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Venice Film Fest: In Birdman, Michael Keaton is haunted by his superhero past

Categories: Film and TV

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Fox Searchlight
The gent at the Delta check-in counter back in New York sighed when he saw where I was headed. "Romantic Venezia!" he said, and the comment stopped me short, because film festivals located in the most beautiful settings in the world have a way of making you forget - almost - that you're in one of the most beautiful settings in the world. The Venice Film Festival - this is the 71st edition - is held not in Venice proper, but on Lido, a summertime island where winter seems impossible, resplendent with dusty pink and ochre stucco villas. It is also the home of the formerly grand Hotel des Bains, where Thomas Mann wrote Death in Venice, and which, sadly, closed in 2010, destined to become a luxury apartment complex that has not yet materialized. I haven't yet walked by the Hotel des Bains on this trip, but I hope it's looking more cheerful than it did last year, when it sat dejected behind its majestic iron grillwork gate, a sad relic of past glory that even a Venetian Miss Havisham might find hard to love.


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Podcast: Why did so few people see Sin City 2?

Categories: Film and TV

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Very few people saw this movie.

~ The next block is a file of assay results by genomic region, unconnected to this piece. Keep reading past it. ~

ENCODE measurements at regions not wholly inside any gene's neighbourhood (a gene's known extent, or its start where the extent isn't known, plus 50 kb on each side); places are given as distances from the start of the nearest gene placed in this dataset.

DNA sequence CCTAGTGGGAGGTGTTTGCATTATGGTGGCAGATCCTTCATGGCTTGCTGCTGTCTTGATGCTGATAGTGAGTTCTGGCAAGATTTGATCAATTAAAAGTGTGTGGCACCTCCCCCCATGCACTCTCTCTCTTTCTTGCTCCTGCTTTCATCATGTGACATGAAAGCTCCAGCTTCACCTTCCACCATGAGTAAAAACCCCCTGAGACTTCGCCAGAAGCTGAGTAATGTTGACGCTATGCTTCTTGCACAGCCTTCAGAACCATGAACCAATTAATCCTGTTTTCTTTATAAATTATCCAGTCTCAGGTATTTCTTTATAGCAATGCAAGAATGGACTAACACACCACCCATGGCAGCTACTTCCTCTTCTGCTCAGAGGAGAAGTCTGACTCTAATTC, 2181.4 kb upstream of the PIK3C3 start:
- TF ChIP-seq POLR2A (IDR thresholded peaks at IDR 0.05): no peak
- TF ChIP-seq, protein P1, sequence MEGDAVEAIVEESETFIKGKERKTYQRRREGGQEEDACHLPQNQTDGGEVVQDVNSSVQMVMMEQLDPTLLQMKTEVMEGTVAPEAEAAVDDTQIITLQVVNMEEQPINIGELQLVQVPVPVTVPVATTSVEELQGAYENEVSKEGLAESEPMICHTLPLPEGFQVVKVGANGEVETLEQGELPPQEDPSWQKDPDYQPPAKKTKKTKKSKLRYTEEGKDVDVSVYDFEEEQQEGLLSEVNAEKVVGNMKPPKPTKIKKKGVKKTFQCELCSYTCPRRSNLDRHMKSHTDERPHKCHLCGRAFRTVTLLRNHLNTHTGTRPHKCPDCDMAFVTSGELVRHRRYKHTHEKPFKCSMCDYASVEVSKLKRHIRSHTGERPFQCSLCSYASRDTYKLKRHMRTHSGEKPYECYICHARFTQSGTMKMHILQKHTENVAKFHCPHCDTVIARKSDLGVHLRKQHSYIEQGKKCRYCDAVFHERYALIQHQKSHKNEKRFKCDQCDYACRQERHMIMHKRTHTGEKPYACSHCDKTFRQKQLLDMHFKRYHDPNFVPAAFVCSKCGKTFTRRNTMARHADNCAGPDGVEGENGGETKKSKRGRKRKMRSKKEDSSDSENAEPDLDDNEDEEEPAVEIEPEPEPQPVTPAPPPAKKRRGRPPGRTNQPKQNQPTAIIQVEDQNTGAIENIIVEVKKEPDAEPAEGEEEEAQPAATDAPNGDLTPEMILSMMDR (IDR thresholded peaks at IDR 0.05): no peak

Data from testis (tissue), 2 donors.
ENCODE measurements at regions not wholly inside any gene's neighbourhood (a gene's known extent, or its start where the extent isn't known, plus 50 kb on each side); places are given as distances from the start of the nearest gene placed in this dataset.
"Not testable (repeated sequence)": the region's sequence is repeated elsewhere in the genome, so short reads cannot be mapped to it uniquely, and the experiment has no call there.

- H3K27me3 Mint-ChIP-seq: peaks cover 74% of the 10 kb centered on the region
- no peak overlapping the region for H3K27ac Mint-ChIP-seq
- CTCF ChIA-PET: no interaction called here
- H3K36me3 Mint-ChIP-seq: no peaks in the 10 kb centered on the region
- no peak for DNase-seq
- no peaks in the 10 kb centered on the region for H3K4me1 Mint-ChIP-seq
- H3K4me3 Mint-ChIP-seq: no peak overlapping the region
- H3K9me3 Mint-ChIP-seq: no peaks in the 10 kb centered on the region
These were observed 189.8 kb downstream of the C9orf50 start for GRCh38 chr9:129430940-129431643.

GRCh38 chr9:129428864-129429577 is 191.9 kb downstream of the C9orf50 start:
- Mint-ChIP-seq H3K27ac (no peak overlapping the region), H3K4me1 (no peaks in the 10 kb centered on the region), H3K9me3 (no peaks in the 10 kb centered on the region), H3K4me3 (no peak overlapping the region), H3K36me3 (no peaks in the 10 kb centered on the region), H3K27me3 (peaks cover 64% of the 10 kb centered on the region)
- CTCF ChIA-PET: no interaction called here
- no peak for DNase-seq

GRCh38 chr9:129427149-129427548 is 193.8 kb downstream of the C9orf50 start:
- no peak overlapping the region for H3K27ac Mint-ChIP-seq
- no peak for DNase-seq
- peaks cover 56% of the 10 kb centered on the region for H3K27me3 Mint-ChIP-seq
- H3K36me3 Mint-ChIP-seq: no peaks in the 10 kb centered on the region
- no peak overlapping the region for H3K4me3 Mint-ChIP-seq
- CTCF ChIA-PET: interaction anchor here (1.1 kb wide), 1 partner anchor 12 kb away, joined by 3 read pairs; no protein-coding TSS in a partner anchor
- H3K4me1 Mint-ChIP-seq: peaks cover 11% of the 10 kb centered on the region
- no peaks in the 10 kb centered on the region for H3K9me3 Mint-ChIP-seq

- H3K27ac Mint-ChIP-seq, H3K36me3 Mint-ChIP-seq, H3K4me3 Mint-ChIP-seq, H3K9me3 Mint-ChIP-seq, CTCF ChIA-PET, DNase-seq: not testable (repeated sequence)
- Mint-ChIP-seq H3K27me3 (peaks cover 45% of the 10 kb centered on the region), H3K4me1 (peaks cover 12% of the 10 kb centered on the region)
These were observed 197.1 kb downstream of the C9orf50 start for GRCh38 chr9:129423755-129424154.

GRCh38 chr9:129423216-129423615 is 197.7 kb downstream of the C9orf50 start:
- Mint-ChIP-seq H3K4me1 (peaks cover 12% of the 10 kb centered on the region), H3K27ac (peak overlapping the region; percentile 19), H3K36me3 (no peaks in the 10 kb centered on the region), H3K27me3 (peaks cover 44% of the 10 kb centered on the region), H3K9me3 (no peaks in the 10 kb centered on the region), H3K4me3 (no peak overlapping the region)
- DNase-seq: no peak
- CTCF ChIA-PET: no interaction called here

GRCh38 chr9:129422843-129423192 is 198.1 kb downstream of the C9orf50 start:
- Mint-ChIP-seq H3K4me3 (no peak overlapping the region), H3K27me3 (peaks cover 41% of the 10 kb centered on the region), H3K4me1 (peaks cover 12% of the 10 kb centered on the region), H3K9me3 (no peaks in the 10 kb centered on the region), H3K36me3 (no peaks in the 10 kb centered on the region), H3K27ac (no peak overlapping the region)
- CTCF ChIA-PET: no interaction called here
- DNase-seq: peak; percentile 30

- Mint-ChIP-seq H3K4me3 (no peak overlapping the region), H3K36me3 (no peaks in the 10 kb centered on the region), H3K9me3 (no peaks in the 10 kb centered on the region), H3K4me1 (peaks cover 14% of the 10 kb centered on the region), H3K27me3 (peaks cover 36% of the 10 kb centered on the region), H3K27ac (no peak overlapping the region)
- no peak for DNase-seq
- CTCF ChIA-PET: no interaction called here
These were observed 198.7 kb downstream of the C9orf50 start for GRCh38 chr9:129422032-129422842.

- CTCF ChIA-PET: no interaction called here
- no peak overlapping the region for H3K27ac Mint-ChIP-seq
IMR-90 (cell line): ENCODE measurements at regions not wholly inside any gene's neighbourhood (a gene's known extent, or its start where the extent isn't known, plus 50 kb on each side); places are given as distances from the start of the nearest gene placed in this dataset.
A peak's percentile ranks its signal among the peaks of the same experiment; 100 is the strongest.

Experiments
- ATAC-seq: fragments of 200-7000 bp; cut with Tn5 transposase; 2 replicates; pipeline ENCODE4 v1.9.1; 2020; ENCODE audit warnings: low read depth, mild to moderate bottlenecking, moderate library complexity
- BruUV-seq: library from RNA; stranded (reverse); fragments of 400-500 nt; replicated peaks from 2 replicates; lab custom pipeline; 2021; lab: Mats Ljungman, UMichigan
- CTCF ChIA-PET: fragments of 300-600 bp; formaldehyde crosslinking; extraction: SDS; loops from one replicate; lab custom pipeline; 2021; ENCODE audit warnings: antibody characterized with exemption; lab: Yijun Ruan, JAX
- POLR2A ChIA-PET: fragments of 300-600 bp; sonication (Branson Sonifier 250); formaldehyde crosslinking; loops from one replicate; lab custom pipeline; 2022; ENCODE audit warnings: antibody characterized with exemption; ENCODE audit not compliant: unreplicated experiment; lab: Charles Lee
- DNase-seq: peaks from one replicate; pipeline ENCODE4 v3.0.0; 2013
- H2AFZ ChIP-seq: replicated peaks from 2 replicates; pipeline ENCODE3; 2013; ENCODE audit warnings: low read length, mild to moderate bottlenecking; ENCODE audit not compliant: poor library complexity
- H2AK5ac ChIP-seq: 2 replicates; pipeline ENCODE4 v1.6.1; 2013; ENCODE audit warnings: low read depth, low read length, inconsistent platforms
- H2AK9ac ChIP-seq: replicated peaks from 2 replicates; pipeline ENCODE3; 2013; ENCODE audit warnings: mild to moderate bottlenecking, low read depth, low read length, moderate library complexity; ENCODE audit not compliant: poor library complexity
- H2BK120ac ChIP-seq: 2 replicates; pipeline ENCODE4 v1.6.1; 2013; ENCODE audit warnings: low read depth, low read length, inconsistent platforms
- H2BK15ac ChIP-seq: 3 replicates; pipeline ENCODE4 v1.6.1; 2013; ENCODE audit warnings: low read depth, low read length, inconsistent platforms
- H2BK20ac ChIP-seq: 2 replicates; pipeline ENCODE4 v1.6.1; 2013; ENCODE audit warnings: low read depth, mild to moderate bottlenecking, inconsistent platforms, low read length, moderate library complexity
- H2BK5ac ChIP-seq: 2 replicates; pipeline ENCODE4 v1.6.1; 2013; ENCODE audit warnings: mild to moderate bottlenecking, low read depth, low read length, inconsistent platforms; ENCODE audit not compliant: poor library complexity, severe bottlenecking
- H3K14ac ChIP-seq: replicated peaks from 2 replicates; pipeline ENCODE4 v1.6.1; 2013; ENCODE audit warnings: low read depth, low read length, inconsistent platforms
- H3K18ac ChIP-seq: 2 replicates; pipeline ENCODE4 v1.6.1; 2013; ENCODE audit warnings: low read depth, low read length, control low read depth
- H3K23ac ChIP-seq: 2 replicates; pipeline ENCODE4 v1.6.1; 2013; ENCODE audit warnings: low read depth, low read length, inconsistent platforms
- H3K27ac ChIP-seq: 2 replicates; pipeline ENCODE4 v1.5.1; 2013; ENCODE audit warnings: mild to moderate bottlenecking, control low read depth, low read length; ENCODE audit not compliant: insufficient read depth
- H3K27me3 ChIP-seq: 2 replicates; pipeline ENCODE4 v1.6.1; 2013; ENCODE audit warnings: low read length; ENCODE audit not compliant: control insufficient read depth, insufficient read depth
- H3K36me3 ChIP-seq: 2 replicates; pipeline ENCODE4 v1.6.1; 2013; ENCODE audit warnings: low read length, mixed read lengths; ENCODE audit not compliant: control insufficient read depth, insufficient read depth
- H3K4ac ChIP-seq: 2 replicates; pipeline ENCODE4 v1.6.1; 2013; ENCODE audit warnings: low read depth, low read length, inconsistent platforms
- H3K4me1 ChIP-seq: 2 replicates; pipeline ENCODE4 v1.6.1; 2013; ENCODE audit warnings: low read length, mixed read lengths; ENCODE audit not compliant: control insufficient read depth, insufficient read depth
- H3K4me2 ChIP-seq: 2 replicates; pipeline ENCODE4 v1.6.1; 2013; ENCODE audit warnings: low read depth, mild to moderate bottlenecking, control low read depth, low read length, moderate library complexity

Why did so few people see Sin City: A Dame to Kill For over the weekend? That and other topics are discussed in this week's edition of the Voice Film Club podcast with the Village Voice's Alan Scherstuhl and Stephanie Zacharek, joined as always by Amy Nicholson of the L.A. Weekly via the magic of the Internet.

The trio also discusses the latest YA adaptation If I Stay, the BDSM doc Kink, and they wrap with Alan and Amy split on relationship movie The One I Love, starring Elizabeth Moss and Mark Duplass.


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Ya, you betcha Fargo won some Emmys

Categories: Film and TV

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Chris Large/FX
Martin Freeman as Lester Nygaard in Fargo
Last night at the 66th annual prime time Emmy Awards, this season's breakout Coen brothers-inspired hit, Fargo, took home some of the evening's top honors.

See also:
Fargo renewed for a second season, don't cha know